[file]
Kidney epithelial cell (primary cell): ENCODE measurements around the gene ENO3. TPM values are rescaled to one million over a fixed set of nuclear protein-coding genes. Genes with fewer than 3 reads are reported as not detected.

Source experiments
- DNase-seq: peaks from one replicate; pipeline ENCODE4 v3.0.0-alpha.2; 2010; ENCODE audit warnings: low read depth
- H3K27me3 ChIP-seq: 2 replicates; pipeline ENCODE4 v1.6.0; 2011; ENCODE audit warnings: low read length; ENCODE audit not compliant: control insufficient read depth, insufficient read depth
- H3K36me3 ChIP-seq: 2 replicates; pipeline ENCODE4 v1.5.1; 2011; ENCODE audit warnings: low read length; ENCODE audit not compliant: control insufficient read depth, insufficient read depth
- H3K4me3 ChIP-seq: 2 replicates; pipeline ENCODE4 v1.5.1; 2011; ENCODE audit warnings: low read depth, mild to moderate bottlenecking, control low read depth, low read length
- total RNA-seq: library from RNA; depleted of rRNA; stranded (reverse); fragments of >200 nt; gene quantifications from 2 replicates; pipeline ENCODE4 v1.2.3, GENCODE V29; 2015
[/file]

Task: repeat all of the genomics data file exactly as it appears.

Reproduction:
Kidney epithelial cell (primary cell): ENCODE measurements around the gene ENO3. TPM values are rescaled to one million over a fixed set of nuclear protein-coding genes. Genes with fewer than 3 reads are reported as not detected.

Source experiments
- DNase-seq: peaks from one replicate; pipeline ENCODE4 v3.0.0-alpha.2; 2010; ENCODE audit warnings: low read depth
- H3K27me3 ChIP-seq: 2 replicates; pipeline ENCODE4 v1.6.0; 2011; ENCODE audit warnings: low read length; ENCODE audit not compliant: control insufficient read depth, insufficient read depth
- H3K36me3 ChIP-seq: 2 replicates; pipeline ENCODE4 v1.5.1; 2011; ENCODE audit warnings: low read length; ENCODE audit not compliant: control insufficient read depth, insufficient read depth
- H3K4me3 ChIP-seq: 2 replicates; pipeline ENCODE4 v1.5.1; 2011; ENCODE audit warnings: low read depth, mild to moderate bottlenecking, control low read depth, low read length
- total RNA-seq: library from RNA; depleted of rRNA; stranded (reverse); fragments of >200 nt; gene quantifications from 2 replicates; pipeline ENCODE4 v1.2.3, GENCODE V29; 2015